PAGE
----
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You sit here. Now.

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Just letting the kids light things on fire.

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Just doing a little work before happy hour.

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They will have to recreate this picture in 10 years.

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#hashtag

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He can ALMOST reach it.

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These two are always cuddling.

UntitledHe may be turning two next week, but he’s still my baby.

 

What Nobody Told Me About Parenting (So Far)

When I first found out I was pregnant with Braeden many moons ago (umm… almost 10 years ago!), I was scared to death. And I was so, so, so focused on ME and how my life was going to change, what I was going to do with a baby, how I would be a better parents than so many of those “bad” parents out there. You know, the ones who suck.

HA.

Hahahahahahahahahaha.

Did I mention HA?

In the past 9 years I have discovered they write a million and twenty baby books BECAUSE THAT IS THE EASY PART. You can write for days about typical baby behavior. You can solve sleep issues with a little patience, a lot of white noise, and  little crying (both you and the baby).  Keeping a baby alive? Just read about it in a book and follow the directions. You can do it! As long as you feed, change, and hold that baby — you are the BEST parent in the world. Ahhhh… sweet bliss. I’m still enjoying it with Evan. Kinda.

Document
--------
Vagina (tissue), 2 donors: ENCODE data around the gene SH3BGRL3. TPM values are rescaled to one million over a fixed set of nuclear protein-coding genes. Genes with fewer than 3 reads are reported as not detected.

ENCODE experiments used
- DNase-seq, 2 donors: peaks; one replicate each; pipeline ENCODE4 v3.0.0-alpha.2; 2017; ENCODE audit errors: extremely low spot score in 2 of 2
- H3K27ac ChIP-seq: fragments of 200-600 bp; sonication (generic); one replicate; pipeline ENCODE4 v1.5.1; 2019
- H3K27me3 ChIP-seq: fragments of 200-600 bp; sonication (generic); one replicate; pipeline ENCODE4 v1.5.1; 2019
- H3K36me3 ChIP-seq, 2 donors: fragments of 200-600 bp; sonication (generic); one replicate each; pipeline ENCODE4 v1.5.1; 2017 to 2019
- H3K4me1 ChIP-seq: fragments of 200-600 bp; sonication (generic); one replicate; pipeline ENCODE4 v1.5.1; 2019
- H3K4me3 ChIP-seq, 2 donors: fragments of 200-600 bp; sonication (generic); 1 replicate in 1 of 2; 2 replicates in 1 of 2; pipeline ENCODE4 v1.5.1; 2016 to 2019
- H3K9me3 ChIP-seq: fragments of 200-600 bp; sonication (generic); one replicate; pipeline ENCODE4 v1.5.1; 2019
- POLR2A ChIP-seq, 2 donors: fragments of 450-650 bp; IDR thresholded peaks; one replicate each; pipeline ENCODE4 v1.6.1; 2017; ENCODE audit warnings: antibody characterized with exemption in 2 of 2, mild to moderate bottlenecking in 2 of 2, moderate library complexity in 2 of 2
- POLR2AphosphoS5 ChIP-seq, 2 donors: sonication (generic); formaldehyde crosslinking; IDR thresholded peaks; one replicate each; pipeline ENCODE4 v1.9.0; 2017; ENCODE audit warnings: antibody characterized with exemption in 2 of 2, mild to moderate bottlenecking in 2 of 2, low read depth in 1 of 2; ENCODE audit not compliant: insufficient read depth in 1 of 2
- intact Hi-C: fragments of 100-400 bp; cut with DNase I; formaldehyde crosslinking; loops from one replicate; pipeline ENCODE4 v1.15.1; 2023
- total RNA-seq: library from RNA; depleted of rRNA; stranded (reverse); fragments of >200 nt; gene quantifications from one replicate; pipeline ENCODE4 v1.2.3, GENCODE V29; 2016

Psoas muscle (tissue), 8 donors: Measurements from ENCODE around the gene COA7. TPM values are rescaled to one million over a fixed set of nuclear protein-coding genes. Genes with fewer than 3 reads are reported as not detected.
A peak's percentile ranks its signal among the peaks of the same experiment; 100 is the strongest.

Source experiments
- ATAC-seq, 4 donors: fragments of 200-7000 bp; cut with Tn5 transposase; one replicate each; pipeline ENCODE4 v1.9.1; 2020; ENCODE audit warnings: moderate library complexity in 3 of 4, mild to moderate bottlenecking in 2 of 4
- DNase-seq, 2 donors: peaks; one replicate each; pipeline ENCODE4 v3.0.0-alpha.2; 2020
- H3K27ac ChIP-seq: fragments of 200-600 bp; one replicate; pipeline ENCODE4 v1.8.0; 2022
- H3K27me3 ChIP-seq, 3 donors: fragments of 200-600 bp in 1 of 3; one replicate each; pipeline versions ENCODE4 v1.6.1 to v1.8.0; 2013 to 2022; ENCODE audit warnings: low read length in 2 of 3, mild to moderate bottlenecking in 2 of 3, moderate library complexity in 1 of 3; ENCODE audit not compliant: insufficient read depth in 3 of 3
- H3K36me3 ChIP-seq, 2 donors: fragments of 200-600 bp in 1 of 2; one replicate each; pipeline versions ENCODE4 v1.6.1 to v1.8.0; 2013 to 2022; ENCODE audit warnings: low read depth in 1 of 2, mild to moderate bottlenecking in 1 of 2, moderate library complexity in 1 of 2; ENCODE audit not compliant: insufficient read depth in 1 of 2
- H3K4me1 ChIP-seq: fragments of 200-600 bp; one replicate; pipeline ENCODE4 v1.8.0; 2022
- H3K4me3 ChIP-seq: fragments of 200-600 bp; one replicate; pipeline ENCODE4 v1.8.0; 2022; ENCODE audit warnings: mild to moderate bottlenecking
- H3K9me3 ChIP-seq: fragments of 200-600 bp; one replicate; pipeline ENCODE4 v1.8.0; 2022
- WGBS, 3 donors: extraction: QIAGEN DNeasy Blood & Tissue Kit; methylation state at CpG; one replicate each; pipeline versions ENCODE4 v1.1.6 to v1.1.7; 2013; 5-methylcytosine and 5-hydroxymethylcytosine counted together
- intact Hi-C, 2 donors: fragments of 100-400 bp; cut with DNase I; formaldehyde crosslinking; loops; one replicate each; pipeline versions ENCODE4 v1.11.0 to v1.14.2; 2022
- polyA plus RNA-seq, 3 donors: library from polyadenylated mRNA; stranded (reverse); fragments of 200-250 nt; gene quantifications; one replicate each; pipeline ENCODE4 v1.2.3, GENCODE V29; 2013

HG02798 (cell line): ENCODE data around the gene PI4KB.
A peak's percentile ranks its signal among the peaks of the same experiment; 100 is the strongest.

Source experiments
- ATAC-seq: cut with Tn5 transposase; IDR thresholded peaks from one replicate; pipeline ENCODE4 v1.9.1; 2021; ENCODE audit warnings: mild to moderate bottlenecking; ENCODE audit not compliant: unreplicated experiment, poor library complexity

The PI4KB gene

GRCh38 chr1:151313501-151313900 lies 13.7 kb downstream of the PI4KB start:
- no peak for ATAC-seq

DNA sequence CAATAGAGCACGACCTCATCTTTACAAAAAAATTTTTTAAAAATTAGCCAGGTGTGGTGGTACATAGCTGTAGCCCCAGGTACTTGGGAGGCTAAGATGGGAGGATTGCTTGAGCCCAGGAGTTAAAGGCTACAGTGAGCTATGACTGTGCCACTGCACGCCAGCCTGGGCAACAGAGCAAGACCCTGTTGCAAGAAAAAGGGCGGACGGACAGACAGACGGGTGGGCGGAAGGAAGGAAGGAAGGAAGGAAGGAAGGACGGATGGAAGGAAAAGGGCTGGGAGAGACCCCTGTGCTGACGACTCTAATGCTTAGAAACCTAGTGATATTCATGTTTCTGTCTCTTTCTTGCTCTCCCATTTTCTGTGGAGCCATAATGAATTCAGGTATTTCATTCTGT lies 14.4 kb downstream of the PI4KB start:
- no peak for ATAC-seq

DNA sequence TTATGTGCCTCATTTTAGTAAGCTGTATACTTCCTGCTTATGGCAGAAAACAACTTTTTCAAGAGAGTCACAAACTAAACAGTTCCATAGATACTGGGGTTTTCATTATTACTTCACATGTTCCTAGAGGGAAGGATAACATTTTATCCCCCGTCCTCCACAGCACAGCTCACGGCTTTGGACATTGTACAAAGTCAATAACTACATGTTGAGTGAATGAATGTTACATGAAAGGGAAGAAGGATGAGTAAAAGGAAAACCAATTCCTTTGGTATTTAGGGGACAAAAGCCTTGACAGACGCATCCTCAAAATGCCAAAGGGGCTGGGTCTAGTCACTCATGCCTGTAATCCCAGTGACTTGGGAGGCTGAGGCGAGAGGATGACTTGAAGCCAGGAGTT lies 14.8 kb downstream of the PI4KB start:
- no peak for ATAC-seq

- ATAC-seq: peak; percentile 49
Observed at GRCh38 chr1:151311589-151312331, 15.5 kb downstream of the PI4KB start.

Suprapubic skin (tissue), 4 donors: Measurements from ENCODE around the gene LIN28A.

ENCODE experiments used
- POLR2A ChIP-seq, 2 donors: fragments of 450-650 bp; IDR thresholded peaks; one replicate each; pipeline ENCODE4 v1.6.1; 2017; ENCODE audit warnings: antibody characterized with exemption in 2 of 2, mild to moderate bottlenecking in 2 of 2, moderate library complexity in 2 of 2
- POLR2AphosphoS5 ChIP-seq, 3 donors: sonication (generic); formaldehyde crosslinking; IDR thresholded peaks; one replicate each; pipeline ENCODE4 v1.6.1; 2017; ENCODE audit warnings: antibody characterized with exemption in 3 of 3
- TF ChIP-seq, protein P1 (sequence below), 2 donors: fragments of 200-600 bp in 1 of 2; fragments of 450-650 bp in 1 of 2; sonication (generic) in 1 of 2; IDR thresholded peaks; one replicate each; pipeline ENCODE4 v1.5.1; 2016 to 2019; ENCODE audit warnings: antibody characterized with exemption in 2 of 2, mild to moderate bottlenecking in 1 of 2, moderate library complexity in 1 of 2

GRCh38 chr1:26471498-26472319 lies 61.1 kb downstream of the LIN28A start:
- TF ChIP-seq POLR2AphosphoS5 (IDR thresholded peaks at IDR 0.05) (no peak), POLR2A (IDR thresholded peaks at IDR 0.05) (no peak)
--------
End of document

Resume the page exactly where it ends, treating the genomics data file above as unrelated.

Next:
You know what’s really kicking my ass? Everything past age 5 – especially with my oldest.

Yeah – it’s that’s time of year when testing is over, the teacher’s patience is gone ,and the kids are acting a little wilder than usual. However, third grade has been particularly difficult and we are finally going to see a specialist about B’s behavior next month (who knows if it will help, but at least someone can listen to us). Thanks to his amazing teacher this year, we’ve actually been able to pinpoint his issues (opposed to just hearing “Braeden’s behavior is horrible.”) He’s constantly in his own little world at school — drawing or ripping up pieces of paper or playing with erasers. Nothing motivates him. He couldn’t care less if he has to sit out of recess (hey – at least he has it this year!) or move his “clip” down in class (in fact, I think he actually like the attention — PS behavior charts are the devil when your kid doesn’t care about them). He’s passing (and I’m sure he did fine on his FSA tests), but his grades are mediocre at best and there’s really not an excuses. This kid — he is SMART. Smart enough to be an A student. He just doesn’t want to do the work or care about it at all. AND I CAN’T FIGURE OUT WHAT MAKES HIM TICK.

Truthfully, this is a side of him that we rarely see. To me, he’s a great kid. He’s sweet, he’s fascinated by learning, and he’s FUNNY (he loves making people laugh). At home he does his homework with little issue, he loves reading, and he loves playing outside with friends. Although he doesn’t always admit it – he loves spending time with his brother and sister. We limit the electronics/technology. He doesn’t have a phone or an iPod. We don’t watch much TV during the week, and we encourage both play amongst siblings and alone time.